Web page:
Murky Ethics: Jane Austen fragment found: but what’s behind it?

The news report below is from The Guardian. My brief thoughts on the ethics of this follow.

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Jane Austen fragment found: but what’s behind it?

by Allison Flood (The Guardian)

Scrap of paper, transcribing part of a sermon by her brother, shows imprint of other writing on its reverse, which scholars are investigating.

A rare snippet of Jane Austen’s handwriting, part of a sermon on men and prayer, is to be scrutinised by experts in an attempt to decipher the shadowy words which lie on its reverse.

The text, on a scrap of paper just five inches by one inch in size, is believed to have been copied by Austen from part of a sermon by her brother, the Reverend James Austen, in 1814. It was discovered in a first edition of The Memoirs of Jane Austen, a book written by her nephew James Edward Austen Leigh, attached to an 1870 letter from Austen Leigh to a friend. The book was recently purchased by the Jane Austen’s House Museum at Chawton.

The snippet shows Austen writing that: “Men may get into a habit of repeating the words of our Prayers by rote, perhaps without thoroughly understanding – certainly without thoroughly feeling their full force & meaning,” This was a subject she contemplated in her own novel Mansfield Park, which was also published in 1814.

“It has been stuck onto a slightly larger piece of paper, on which her nephew explains it is a piece of Jane Austen’s writing, but that it’s not her authorship,” said conservator David Dorning from the books conservation department at West Dean College. “She used to regularly write out sermons for her brother.”

A “shadow” of further handwriting can be seen on the reverse of the scrap, and Dorning and his fellow conservators at West Dean are now preparing to unstick and clean the paper to discover what Austen wrote on the other side.

“You can tell there is writing on the other side of it but you can’t read it because it’s stuck down,” said Dorning. “It is probably stuck with something which will be soluble in water … It is not likely the ink will wash off, but we do need to be careful, so we are planning to carefully humidify it, rather than put it in a bowl of water.”

He speculated that the reverse will show more of the same sermon. The snippet already visible, he said, “sounds like the sort of thing Jane Austen might have said about men, but it is text from her brother – maybe the whole Austen family felt the same way.”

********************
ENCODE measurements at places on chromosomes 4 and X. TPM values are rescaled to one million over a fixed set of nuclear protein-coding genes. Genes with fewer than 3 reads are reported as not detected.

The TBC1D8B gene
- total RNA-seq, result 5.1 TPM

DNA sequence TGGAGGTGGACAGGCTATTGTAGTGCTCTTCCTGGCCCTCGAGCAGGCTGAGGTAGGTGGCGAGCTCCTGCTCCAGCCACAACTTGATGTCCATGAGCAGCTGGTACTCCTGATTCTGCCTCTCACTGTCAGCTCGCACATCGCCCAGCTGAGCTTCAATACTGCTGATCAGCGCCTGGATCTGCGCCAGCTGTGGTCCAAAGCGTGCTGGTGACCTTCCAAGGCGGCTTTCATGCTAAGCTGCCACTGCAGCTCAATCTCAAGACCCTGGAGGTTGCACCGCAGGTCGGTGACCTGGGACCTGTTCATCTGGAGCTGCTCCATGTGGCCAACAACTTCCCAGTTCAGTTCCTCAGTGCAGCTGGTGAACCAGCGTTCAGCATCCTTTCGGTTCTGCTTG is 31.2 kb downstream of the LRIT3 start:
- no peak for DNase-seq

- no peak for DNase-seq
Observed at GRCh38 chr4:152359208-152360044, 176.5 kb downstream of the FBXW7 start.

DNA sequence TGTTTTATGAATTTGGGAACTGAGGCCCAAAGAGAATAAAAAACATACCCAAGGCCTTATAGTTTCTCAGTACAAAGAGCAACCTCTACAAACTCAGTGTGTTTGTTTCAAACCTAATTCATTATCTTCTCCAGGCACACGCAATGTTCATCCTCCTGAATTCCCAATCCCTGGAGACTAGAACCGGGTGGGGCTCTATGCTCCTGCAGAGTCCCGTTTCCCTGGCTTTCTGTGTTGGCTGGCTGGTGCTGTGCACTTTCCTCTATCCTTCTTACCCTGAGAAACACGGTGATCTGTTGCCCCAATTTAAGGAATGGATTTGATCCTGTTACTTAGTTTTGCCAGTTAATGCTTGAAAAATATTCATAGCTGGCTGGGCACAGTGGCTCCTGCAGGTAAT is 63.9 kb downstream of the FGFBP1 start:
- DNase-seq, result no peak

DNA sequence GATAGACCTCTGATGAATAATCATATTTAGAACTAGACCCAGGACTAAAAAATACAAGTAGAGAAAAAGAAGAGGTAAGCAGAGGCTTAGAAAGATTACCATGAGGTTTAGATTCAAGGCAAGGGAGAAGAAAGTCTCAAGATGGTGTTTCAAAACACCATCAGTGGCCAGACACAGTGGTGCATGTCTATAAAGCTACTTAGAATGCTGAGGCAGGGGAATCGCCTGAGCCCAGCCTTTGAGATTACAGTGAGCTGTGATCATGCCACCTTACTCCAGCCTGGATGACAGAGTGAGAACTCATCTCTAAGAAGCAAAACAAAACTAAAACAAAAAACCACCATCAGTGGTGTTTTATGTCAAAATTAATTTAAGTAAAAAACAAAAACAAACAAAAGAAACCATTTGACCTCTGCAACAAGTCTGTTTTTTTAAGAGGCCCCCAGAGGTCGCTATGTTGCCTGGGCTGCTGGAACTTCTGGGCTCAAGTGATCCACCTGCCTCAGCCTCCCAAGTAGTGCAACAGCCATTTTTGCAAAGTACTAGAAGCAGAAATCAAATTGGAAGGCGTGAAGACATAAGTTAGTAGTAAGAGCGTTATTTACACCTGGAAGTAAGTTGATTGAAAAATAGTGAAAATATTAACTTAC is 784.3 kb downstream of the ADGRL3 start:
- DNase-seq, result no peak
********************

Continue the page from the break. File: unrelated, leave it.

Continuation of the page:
The book and the snippet will feature in an exhibition at Jane Austen’s House Museum later this year to celebrate the bicentenary of Mansfield Park. “What especially intrigued us about this fragment is its apparent date, 1814, and the evidence that offers of the cross-currents between Austen’s family life and her literary reflections on prayer in Chapter 34 of Mansfield Park, published the same year,” said Mary Guyatt, curator at the museum.

Jane Austen fragment found: but what’s behind it? | Books | theguardian.com.

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I have mixed feelings on this. I love Austen and I adore her writing but she was very adamant about wanting to maintain her privacy. So much so, that she commissioned her sister, Cassandra, to destroy her letters so they would never become public.

I think Austen would be abhorred at the public detail paid to her private life and personal affairs. I think she also would hate the idea of a museum dedicated to her private life.

Anyone have thoughts on this they would like to share? I’m curious to hear other views. Do you think Austen scholars are truly paying tribute to her when they delve into her personal life?

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4 thoughts on “Murky Ethics: Jane Austen fragment found: but what’s behind it?

    • It really is! As a scholar myself (of Shelley, not Austen), I constantly struggle with what is too much as far as privacy (personal artifacts, letters, etc) goes and how much can possibly be justified to further scholarship. With Austen, I think it’s clear cut since she very specifically stated she wanted her personal affects kept private. With Shelley, it’s not as black and white (for me, anyway) because he didn’t publicly declare such qualms and yet, obviously, there are things that someone would not want made public. Also, in general, I think it comes to a point of near stalking, as Marta pointed out. Can studying a poet’s baby rattle really offer any insight into their writing? What about their family background? Their romantic background? How far can you delve before it becomes too much? It’s a very slippery slope.

  1. Although I might relate with scholars and their curiosity, being an avid reader of everything Austen has ever written (including Lady Susan, Sanditon and The Watsons), I agree with you that she would probably appalled by this “over-eagerness” (borderline stalking, if you consider this behaviour in connection with a great writer who is still alive) in studying a very small scrap of paper with some writings on it. So I guess I’d opt for a modicum of restrain and respect her wishes about her private life.

    • Marta, you brought up some interesting points. I never specifically equated this type of scholarship with stalking, but it’s a really interesting and valid point. Studying this scrap of paper and trying to unearth what was pasted over is similar to someone dumpster diving to go through a celebrity’s trash bin!

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